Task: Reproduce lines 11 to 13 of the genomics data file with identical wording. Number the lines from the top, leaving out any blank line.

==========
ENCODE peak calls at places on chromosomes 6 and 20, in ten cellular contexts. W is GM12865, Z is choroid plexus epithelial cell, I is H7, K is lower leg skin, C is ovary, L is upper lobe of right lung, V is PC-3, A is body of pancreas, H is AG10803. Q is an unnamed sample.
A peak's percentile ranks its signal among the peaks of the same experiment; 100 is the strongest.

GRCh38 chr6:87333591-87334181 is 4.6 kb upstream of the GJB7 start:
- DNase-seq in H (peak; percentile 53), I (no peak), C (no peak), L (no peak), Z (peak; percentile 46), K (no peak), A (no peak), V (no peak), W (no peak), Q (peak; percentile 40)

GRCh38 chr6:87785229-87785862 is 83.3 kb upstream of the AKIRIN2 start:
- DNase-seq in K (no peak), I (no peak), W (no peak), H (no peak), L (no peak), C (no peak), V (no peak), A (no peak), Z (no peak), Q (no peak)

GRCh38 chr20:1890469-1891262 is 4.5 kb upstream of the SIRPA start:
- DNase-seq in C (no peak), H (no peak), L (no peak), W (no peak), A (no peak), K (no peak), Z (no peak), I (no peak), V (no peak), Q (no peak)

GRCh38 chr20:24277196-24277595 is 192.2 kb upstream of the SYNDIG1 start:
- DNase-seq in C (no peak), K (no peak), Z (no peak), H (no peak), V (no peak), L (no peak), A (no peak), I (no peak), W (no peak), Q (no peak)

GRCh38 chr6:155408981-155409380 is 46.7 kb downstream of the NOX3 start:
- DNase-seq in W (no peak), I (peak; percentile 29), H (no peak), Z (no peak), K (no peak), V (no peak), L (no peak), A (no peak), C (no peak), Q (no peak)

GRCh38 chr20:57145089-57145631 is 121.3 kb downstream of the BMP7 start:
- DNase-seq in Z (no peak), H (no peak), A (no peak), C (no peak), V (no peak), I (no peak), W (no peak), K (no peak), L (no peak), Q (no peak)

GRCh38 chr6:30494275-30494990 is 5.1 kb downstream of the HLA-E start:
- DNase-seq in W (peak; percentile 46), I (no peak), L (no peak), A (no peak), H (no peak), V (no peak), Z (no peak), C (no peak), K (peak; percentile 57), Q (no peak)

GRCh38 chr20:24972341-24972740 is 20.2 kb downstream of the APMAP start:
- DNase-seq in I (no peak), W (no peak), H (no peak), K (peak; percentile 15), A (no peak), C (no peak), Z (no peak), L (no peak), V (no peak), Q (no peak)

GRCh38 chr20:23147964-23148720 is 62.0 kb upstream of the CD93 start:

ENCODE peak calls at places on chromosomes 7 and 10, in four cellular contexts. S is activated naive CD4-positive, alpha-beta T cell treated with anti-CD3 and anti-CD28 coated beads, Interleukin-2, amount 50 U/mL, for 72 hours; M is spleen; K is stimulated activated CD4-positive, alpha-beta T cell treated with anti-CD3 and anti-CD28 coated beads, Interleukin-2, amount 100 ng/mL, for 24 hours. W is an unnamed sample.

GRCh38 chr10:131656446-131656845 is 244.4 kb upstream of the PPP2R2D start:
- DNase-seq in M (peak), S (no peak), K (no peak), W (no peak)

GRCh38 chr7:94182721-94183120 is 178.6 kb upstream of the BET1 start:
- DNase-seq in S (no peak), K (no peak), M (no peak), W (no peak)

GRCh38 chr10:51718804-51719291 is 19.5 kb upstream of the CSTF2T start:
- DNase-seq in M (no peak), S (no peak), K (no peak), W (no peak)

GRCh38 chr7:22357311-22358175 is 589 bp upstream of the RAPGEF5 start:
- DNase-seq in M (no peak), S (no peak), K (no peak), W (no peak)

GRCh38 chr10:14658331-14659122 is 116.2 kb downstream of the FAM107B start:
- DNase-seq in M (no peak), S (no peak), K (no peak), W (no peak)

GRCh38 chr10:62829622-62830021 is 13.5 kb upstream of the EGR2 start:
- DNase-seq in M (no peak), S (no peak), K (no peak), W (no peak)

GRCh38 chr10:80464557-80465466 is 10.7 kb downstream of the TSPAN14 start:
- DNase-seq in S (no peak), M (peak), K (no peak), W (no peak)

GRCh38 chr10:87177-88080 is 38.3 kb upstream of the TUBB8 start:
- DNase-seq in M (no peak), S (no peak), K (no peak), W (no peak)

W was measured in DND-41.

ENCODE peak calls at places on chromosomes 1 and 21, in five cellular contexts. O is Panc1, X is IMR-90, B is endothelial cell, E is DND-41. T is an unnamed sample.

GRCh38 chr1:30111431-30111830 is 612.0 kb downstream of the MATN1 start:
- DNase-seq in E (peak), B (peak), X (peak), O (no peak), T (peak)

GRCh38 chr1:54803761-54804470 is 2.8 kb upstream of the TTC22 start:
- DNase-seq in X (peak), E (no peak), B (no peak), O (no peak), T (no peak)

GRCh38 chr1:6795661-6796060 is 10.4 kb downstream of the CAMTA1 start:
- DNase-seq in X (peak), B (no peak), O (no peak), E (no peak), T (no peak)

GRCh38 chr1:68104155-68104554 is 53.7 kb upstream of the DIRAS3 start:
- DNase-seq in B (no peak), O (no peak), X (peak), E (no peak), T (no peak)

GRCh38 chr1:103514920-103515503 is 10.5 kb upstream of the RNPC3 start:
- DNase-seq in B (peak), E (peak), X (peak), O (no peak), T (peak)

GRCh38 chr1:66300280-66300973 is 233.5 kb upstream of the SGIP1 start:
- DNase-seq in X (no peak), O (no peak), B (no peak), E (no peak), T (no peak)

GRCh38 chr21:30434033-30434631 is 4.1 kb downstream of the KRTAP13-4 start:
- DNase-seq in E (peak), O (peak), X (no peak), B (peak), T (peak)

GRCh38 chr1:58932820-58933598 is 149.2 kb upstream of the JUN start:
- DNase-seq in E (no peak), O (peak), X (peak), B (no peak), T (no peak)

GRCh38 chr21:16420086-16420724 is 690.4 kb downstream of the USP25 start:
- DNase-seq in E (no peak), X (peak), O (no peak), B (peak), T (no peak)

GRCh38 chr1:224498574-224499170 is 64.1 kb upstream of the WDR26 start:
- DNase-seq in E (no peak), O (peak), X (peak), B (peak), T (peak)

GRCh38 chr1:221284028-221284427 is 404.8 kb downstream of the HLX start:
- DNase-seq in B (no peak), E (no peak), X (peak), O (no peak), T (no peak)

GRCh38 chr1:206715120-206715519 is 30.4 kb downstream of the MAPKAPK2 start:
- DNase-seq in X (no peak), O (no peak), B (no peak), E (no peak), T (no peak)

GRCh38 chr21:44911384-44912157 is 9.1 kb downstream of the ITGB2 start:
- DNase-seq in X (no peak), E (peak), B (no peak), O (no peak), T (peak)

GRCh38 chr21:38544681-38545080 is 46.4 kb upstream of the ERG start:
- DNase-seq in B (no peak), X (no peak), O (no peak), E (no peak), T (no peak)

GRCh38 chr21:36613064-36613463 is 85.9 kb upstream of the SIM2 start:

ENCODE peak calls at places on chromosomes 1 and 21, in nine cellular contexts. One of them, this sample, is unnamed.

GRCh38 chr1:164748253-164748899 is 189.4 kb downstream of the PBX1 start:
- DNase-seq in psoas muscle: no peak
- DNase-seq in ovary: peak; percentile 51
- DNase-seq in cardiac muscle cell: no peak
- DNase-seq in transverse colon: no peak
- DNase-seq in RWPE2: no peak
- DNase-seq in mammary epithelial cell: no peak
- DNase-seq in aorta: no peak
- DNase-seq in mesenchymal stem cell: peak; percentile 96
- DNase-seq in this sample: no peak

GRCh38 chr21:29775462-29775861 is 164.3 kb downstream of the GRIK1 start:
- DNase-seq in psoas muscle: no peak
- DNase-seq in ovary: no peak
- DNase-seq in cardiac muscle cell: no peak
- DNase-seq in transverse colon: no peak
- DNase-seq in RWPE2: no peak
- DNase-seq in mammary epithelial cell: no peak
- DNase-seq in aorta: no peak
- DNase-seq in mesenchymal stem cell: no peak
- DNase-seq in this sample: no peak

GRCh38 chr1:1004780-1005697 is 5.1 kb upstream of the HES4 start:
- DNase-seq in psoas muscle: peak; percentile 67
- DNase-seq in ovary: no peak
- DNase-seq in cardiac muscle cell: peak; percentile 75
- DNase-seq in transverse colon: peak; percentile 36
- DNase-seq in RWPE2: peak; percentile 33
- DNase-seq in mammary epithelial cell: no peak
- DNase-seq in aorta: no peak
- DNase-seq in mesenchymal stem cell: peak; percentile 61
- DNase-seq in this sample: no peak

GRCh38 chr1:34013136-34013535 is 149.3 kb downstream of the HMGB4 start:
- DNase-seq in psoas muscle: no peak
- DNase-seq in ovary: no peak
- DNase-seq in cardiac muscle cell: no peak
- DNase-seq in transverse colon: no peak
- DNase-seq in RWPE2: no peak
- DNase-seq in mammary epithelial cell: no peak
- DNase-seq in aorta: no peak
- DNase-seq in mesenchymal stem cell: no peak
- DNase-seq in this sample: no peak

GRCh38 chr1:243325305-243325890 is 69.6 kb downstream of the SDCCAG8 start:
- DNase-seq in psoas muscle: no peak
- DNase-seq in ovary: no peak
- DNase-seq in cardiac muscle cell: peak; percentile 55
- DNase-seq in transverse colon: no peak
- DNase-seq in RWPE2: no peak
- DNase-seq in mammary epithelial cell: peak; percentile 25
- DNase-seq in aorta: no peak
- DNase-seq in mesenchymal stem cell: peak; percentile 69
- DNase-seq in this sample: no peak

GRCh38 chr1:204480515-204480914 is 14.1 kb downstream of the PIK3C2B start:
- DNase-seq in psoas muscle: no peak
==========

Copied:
GRCh38 chr6:155408981-155409380 is 46.7 kb downstream of the NOX3 start:
- DNase-seq in W (no peak), I (peak; percentile 29), H (no peak), Z (no peak), K (no peak), V (no peak), L (no peak), A (no peak), C (no peak), Q (no peak)

GRCh38 chr20:57145089-57145631 is 121.3 kb downstream of the BMP7 start: